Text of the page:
This post has been rolling around in my head and in an email interchange with the Great FranIAm, and I'm finally going to post it. It was brought to mind by Fran's use of a Norman Rockwell classic,
when she was talking about religious freedom and the ridiculous "I'm a Mormon" Mittens Romney speech.
First off, I want to say I'm not ragging Fran for her use of this artwork. It's just the whole idea of Rockwell and the way he painted America. Whenever I see Rockwell's work, I just automatically think about racism. Why, you ask? Let me explain.
Rockwell is an American classic, of course -- but what I hate about his paintings is that they're so freakin' white-bread middle America. That in itself is not the bad thing -- I mean, the majority of Americans are white/anglo people, including my partner and most of my friends. I loves the blondes and blue-eyeds of this nation! (did that sound like an idiot politician speaking or what?!)
The thing that bothers me about Rockwell and his imagery is this: When I think about racism in this country, it is always with the wistful belief that it will never go away. It'll still be with us, long after the KKK and other hate groups are gone -- because there will ALWAYS be a quiet, insidious racism that is evoked (at least for me) by things like Rockwellian imagery. He painted an America in which white people were these simple, folksy, Lake Woebegone-like people who think themselves good christians and good people. (I also love Garrison Keillor, so don't be hatin' on me; it's just an example.) The people in Rockwell gather with their friends, at home or at the park, down at the fishing hole, etc -- and it has always seemed to me that at least in some people's minds, America is -- or should be -- like a Rockwell painting, in which these small-town communities of nice white boys and girls playing and watching fireworks on the 4th of July, and old white veterans and grandparents watching parades down Main Street, and old white guys sitting on the porch of the country store playing checkers.
When you think about this version of America -- which many people long for, whether it was ever even real or not--that version of America doesn't have any people of color in it.
Just think about it -- the whole 1950s-early 60s "good old days" era of Leave it to Beaver America (which was never even real, in my opinion, but nonetheless is still perceived as literally real even today) is completely WHITE. Can you imagine those old white men on the porch playing checkers, and a black stranger comes up onto the porch, and even though he's the same age, probably has a lot of the same experiences and same hopes and dreams as the white guys -- when this black stranger comes up on the porch, can you see those old guys pulling out a chair for him to sit in and talking to him? No way. But if it was a white guy -- a guy who looked just like them -- suddenly, things would change -- their reaction would change -- you know it would! They would say "howdy" or whatever, ask him if he's new in town, invite him to join them.
I realize this example uses older people, who (let me just generalize here) tend to be a bit more prejudiced, and of course younger people are different, right? Well, I don't think so. I see it all the time here in Central PA -- there are at least two or three race-related incidents per semester here at Penn State, a huge modern university where kids from all over come to broaden their education and their minds. Yet every damned semester, we have someone shouting racial epithets from dorm windows at people, or someone finds a Facebook page with racist stuff on it, or there's an altercation downtown between some blacks and some whites. These kids are no different at all than those old men playing checkers, old people whose memories go back to the time before integration -- when it was George Wallace screaming "Segregation now, segregation forever!" That happened in 1963, before I was born, and yet I remember growing up and hearing those words over and over when Wallace was trying to run for office later.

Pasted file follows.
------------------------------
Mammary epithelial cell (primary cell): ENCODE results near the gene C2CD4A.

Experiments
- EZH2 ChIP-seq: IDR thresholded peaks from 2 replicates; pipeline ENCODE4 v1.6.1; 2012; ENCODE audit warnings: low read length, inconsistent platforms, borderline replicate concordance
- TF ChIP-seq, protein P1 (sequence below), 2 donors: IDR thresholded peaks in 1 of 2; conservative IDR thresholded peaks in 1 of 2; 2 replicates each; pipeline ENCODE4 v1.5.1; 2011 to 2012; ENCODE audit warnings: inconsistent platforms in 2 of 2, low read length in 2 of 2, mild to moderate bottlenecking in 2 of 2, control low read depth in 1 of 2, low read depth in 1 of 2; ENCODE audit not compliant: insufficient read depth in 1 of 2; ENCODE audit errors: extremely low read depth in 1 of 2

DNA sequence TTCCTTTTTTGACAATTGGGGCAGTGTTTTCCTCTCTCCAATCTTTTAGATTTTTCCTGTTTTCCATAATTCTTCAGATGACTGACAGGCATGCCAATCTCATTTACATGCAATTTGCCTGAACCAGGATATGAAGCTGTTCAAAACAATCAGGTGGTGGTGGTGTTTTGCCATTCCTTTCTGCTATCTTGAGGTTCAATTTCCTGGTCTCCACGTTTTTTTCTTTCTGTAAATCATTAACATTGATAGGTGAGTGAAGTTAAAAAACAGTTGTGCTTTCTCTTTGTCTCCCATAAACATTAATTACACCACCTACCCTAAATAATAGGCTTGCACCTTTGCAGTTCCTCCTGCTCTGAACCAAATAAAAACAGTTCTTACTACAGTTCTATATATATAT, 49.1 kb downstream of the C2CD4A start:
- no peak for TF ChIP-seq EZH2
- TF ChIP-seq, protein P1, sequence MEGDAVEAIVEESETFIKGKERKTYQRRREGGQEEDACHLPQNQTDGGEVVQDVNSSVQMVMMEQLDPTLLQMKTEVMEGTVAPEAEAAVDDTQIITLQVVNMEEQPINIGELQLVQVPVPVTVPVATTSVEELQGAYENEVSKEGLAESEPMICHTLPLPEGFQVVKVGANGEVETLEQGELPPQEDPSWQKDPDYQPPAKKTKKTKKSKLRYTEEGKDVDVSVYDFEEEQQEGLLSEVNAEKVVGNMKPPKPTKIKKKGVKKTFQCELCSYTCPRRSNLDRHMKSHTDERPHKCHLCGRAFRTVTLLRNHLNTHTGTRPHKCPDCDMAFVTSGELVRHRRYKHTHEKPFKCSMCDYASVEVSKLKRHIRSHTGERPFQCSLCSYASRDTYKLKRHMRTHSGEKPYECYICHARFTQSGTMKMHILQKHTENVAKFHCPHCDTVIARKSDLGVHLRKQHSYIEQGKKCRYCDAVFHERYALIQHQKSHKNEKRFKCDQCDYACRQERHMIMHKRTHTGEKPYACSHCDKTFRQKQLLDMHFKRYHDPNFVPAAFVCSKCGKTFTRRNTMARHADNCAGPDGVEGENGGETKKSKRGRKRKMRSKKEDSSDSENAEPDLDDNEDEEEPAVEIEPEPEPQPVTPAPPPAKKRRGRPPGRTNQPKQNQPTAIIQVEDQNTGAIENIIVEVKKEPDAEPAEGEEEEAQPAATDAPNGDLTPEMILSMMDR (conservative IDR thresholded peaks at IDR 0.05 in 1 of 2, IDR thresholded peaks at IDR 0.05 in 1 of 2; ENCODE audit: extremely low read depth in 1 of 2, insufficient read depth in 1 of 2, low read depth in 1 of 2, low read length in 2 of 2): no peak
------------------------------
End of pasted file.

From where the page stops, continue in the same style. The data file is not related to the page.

For some reason (maybe it's just naivete), I think the KKK and other hate groups will eventually die out, but I think we'll always have this kind of under-the-surface racism, the kind that a lot of white people don't even know they feel until push comes to shove. You get a Hurricane Katrina, and a whole swath of Americans just turn their backs and say things like, "well, they should've evacuated!" Or a black family will move into a previously all-white community and get "The Look" that we minorities know all too well: that "what are YOU doing here?" look. Or maybe the subject of incarceration and sentencing inequities will up in a converstaion-- and all of a sudden, even good people who never thought they had anything against African-Americans suddenly feel a strange twinge when they think about it. They think back to all those episodes of "Cops" and think, "well, those black people ARE always in trouble!"
I realize race is a hot-button issue, and that I might have overgeneralized or offended with this post. If so, I'm sorry. I just wanted to discuss the issue with all of you, hear what you have to say. So let me hear from you.